Tag Archives: Awe

Seeing All Things with New Eyes





How are they to hear without someone to proclaim him? And how are they to proclaim him unless they are sent? As it is written, ‘How beautiful are the feet of those who bring good news!’ 

In the name of the living God, who creates, redeems and sustains us.

Well, good evening, good evening my brothers and sisters. Welcome on this holy night, this night when we gather to celebrate the feast of our patron, St. Dominic. And a special blessing upon our brothers Jeffrey, Lee, Mike, Steve and Todd. I wish upon you the special blessing of awe, because what you are about to do is an awesome thing: not in the common parlance or the sense of Bill & Ted’s Excellent Adventure (“Awesome”), but in the ancient sense of the word. My hope for each of you is the blessing of awe, of fear and trembling at what you are about to do.

In episode V of the Star Wars saga, the Empire Strikes back, Luke Skywalker tries to assure the Jedi master Yoda: “I won’t fail you. I’m not afraid.” And Yoda replies, “Good. You will be. You will be.” When I made my life profession, almost 10 years ago, I was petrified. I was filled with what I now realize was a holy terror. Even that night, I wasn’t sure I was going to go through with it.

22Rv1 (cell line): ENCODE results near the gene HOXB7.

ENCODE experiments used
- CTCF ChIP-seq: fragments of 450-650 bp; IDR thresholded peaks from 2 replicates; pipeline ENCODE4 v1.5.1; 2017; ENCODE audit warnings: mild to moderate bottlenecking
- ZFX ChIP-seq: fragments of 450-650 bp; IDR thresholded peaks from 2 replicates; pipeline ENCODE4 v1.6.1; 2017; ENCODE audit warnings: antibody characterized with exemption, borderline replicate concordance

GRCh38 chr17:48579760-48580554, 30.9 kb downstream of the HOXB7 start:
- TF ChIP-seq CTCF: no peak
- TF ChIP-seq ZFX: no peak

And there are good reasons to be afraid, because God is going to change your life in ways you don’t understand yet. And God is going to call you to do work you don’t want to do. God is going to call you to praise, even when you don’t agree with God’s work or understand God’s purposes.   And God is going to call you to be a blessing to God’s children, even when they don’t seem like they deserve a blessing, and you are called to enter into the darkest places of this life, to shine the lamp of God’s light and presence into those places. And God is calling you to preach, even when you don’t have anything to say. God is calling you to preach, even when the world is hostile, or worse, desperately uninterested in what you have to say.

The great theologian, Abraham Joshua Heschel wrote: “Awe precedes faith; it is at the root of faith. We must grow in awe in order to reach faith. We must be guided by awe to be worthy of faith. Awe rather than faith is the cardinal attitude of the religious….” He continued: “The meaning of awe is to realize that life takes place under wide horizons, horizons that range beyond the span of an individual life or even the life of a nation, a generation, or an era. Awe enables us to perceive in the world intimations of the divine, to sense in small things the beginning of infinite significance, to sense the ultimate in the common and the simple; to feel in the rush of the passing the stillness of the eternal.” And so, my brothers and sisters, I wish you the blessing of awe.